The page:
Opinion by Ray D’Cruz
We learnt a lot from the first leaders’ debate:
- Gordon Brown is pretty good at avoiding discussions about the past.
- David Cameron either doesn’t like arguing or still doesn’t know why he should be PM.
- Nick Clegg likes to rise above it all.
- None of the speakers really want to debate, they just want to speak directly to their audience.
- The ITV set designer is a big fan of recycling, and nostalgia.
- The format does not encourage any depth of analysis, whatsoever.
Perhaps it is the last point that is most disappointing. You can’t have depth in 30 or 60 second responses. A typical 30 second grab correlates more closely to a sound bite than an oral argument. It means that we will continue to get more assertions and rarely sight an argument. What a wasted opportunity.
Onto the speakers, and here are some strategies or approaches they should be considering for the second debate:
Substantive matter: As with the first debate, Brown needs to connect the GFC with his election promises. It reminds people about his experience, while at the same time focusing on the present and the future, not the past.
Rebuttal: he needs to zero on Lib-Dem and Conservative policies that expose inexperience, a lack of credibility or extreme views. He can occupy the middle ground in the debate by putting Lib-Dems and Conservatives at the opposite end of the political spectrum. He could take a leaf out of the US presidential debate playbook and focus on their voting records in opposition.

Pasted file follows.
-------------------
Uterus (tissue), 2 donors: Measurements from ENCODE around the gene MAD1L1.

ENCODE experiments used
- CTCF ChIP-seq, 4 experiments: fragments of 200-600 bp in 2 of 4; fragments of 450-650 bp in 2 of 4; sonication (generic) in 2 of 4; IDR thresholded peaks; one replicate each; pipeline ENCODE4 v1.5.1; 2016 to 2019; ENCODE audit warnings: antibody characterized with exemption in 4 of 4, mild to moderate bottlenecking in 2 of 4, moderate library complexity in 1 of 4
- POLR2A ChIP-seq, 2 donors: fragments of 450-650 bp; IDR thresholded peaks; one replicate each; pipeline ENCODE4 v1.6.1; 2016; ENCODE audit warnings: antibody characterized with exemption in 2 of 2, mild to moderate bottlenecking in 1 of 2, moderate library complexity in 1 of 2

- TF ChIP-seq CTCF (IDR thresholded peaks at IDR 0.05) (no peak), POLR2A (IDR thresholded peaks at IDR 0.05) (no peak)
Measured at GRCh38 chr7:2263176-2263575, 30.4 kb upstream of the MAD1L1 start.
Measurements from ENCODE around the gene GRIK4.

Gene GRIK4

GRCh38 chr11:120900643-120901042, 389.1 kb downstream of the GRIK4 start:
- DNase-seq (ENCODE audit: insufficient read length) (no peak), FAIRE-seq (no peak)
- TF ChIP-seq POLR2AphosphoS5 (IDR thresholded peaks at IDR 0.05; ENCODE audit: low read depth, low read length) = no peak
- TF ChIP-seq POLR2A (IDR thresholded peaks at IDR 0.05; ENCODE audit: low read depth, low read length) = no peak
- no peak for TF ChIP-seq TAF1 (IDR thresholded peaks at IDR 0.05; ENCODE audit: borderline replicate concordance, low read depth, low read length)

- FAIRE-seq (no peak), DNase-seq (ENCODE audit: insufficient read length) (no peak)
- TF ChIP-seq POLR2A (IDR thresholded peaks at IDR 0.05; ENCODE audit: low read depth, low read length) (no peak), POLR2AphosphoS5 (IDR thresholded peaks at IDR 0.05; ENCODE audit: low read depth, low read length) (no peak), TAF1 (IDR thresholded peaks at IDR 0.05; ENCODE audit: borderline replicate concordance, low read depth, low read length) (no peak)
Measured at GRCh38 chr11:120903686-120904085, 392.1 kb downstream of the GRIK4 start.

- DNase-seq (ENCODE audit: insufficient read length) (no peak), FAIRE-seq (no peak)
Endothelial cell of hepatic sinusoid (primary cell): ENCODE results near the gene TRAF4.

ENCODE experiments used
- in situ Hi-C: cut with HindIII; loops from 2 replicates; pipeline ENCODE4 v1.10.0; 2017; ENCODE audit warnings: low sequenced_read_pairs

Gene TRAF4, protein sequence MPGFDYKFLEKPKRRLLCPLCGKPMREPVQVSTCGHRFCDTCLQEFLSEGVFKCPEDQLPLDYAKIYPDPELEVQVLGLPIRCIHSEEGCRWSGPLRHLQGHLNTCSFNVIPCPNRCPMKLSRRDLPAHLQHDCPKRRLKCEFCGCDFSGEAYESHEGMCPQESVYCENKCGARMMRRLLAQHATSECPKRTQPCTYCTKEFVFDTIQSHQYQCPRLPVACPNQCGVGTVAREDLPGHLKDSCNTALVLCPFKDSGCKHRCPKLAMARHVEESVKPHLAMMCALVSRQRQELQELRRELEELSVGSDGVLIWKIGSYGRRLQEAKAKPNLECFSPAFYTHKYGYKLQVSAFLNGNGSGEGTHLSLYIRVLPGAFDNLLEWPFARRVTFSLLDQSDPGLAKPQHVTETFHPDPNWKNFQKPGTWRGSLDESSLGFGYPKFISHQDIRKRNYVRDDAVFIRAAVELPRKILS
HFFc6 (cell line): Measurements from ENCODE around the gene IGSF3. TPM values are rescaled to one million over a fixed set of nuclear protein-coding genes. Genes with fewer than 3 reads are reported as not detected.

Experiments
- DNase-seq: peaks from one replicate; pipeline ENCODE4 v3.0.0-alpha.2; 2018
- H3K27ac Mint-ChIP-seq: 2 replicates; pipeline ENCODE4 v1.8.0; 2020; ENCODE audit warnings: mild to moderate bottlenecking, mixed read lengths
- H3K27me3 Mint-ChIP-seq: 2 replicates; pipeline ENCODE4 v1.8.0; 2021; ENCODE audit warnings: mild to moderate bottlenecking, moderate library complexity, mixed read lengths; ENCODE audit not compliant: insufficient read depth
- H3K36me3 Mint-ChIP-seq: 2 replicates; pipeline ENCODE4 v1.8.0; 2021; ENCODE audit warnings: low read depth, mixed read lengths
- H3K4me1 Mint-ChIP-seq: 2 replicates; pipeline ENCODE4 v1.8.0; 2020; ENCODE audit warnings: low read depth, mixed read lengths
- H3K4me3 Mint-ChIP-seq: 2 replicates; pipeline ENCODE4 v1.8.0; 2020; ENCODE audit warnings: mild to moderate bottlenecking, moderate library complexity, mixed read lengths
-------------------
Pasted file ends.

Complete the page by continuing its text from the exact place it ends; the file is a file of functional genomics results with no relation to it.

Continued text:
Manner: Brown should continue to be direct and (moderately) aggressive. He could mix it up occasionally.
Substantive matter: Cameron needs to clearly articulate the three or four fundamental differences between the Conservatives and Labour. This should be a mixture of principle and policy. He didn’t do it in the first debate; he’s got another chance tomorrow.
Rebuttal: Cameron needs to focus on Brown’s past, including major policies errors and failures. He needs to widen and deepen the sense that it’s time for a tired government to go. But this message will only work if his substantive matter is clear and strong.
Manner: It’s time to get tough and time for Cameron to show Britain he really wants the job. More aggression, more confrontation, but mixed with the warm personality that many people like.
Substantive matter: To avoid looking repetitive and to anticipate more direct attacks from Labour and the Conservatives, he will need to be clearer about substantive policy. He too should be prepared to articulate three or four clear differences between his party and the others to make the case for voting Lib-Dem more than just a protest vote. Avoiding the notion that a Lib-Dem vote is a protest vote – and can be something more substantial – might be the key to translating favourable opinion polls into electoral votes.
Rebuttal: He will continue his piecemeal approach to rebuttal, picking holes here and there. Like Cameron, he needs to focus on Brown’s record in government and some of the more extreme views or divided aspects of the Conservative Party.
Manner: More of the same will do. He’ll try to stay above the fray, and be the anti-politician. However, he’ll need to be more direct and unambiguous when articulating his party’s clear points of differentiation – the Lib-Dem case for government.
Election Debates will continue its coverage of the second UK leaders’ debate following the conclusion of the debate.